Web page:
[0033] Depending on the room size, the indoor path delay time has been measured to lie in the 30 to 100 nsec range. This is additional delay after the earliest wave reaches at the receiver, and corresponds to the reflections from the walls and the floor. In the line-of-sight case, the earliest arrival time is exactly the distance divided by the speed of light.

[0034] A symbol decoder 120 operates on the original signal to decode and/or decrypt the original signal to obtain the original information/data, which can then be processed by a higher layer (e.g., error correction, decryption, decompression, and the like) and/or utilized. The original information can then be used, for example, by a computer, personal digital assistant, cellular phone, or other electronic device.

[0035] It is appreciated that one or both of the transmitter station and the receiver station are mobile devices (e.g., cellular phones, laptop computers, personal digital assistants, positioning systems, and the like). Additionally, as stated above, the system 100 can include multiple transmitter stations and receiver stations. Furthermore, a single device can have both a transmitter station and a receiver station to permit full duplex communication.

[0036] Turning now to FIG. 2, a diagram illustrating generation of multipath signals is shown. The diagram is exemplary in nature and provided merely for the purposes of illustrating multipath signals and is not intended to limit and/or restrict the present invention to a particular operating environment or number of multipath signals.

[0037] The generated signals shown follow transmission paths from a transmitter 202 to a receiver 204, which are in accordance with the present invention. The transmitter 202 is operable to send or broadcast a signal in many directions. Here, a first signal 206, a second signal 208, and a third signal 210 are depicted as being transmitted. Initially, the signals are substantially identical, but each of the signals follows a different transmission path, also referred to as path of propagation. The first signal 206 bounces off a first object 212 and continues along to the receiver 204. The second signal 208 follows a straight line or line of sight path from the transmitter 202 to the receiver 204. The third signal 210 bounces off a second object 214 and a third object 216 before arriving at the receiver 204. As a result, the first signal 206, the second signal 208, and the third signal 210 can arrive at the receiver at varied times with varied power because of the variations in path length, propagation mediums and the like. Because of the present invention as discussed herein, the receiver 204 is able to obtain a substantially true or original signal from the multiple signals received.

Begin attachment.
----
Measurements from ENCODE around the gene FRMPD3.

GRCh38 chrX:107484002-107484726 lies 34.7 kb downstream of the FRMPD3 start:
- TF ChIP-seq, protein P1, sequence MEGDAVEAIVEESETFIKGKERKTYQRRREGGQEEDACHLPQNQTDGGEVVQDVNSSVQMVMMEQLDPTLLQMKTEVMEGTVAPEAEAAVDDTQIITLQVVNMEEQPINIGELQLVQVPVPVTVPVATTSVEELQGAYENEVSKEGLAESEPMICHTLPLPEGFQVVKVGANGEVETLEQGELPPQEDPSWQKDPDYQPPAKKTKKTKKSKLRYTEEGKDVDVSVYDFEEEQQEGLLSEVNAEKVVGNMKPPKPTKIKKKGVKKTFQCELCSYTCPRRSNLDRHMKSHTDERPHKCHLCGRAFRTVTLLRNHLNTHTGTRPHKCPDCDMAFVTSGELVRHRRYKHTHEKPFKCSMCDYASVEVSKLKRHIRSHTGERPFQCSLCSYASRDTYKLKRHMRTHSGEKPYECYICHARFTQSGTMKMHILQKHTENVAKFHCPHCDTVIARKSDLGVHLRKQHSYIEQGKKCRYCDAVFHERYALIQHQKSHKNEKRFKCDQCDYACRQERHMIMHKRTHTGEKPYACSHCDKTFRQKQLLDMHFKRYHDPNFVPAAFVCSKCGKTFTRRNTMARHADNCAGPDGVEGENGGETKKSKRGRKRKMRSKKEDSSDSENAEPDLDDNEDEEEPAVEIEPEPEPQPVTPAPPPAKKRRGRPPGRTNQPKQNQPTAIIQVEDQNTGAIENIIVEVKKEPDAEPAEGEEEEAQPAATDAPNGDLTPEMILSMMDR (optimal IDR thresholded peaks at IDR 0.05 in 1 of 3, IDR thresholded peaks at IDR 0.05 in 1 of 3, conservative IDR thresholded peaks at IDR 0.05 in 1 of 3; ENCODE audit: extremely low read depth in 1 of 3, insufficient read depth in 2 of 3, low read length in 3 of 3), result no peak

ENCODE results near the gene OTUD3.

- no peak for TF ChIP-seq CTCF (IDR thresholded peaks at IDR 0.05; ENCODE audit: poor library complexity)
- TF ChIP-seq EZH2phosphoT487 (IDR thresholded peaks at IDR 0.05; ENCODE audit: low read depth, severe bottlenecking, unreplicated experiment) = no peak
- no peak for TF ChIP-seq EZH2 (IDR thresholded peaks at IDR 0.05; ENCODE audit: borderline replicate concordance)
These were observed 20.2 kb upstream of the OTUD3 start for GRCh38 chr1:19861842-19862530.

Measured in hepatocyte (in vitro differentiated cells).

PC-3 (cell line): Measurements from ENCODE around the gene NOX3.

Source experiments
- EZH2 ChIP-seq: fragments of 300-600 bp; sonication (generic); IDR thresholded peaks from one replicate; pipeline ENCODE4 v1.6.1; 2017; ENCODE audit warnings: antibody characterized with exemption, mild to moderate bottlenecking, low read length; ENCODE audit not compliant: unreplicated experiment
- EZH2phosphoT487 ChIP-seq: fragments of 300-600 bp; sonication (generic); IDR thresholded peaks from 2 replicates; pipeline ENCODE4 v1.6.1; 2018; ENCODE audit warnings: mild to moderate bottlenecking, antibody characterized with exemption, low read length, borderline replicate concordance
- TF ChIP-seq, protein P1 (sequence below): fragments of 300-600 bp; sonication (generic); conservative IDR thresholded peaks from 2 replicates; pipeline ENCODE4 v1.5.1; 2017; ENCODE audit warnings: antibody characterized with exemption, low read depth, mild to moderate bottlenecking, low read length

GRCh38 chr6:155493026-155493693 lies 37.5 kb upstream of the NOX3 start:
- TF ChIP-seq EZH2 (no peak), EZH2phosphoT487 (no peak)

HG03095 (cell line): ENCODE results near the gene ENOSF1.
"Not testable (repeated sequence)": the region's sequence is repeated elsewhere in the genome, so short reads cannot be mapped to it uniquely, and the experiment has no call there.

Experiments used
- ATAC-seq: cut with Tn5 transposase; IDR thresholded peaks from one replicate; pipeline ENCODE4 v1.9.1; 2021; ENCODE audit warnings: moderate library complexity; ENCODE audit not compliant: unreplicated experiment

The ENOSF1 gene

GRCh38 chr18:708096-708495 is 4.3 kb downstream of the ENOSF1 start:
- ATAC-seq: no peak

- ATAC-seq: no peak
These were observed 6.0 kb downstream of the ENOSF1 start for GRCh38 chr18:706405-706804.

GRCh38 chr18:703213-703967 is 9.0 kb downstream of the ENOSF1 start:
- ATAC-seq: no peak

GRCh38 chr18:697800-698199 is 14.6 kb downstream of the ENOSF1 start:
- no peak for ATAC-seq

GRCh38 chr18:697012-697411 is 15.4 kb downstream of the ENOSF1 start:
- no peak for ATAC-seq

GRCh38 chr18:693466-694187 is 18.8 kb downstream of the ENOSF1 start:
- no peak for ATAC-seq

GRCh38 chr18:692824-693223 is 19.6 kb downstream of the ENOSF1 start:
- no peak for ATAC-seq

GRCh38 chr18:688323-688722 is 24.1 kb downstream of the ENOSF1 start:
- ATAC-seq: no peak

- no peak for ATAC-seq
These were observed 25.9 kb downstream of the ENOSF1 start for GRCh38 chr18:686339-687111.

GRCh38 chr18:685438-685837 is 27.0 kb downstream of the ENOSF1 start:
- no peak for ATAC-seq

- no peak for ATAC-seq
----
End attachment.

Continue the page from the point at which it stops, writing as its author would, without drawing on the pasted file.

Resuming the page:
[0038]FIG. 3 is a diagram depicting a receiver 300 in accordance with an aspect of the present invention. The receiver 300 facilitates high data-rates (e.g., 100 Mbps) in ultra wide band communications while mitigating difficulties from multipath signals and/or multipath environments (e.g., indoor environments). The receiver 300 combines delay-profile measurements and a de-spreading function together in a way to circumvent difficulties in timing adjustment and ratio combining (e.g., maximum ratio-combining) as discussed infra. Conventional receivers are unable to feasibly combine delay-profile measurements and de-spreading functions to overcome the aforementioned difficulties for ultra wide band communication systems.

[0039] The receiver 300 is comprised of a number of cascaded unit components 302. Respective unit components comprise a sample and hold circuit 304, a spread code multiplier 305, a leaky integrator 306, a multiplier 308, and a selector 310. Additionally, the receiver further comprises an adder 320 that sums the outputs from the multiplier 308 of respective unit components.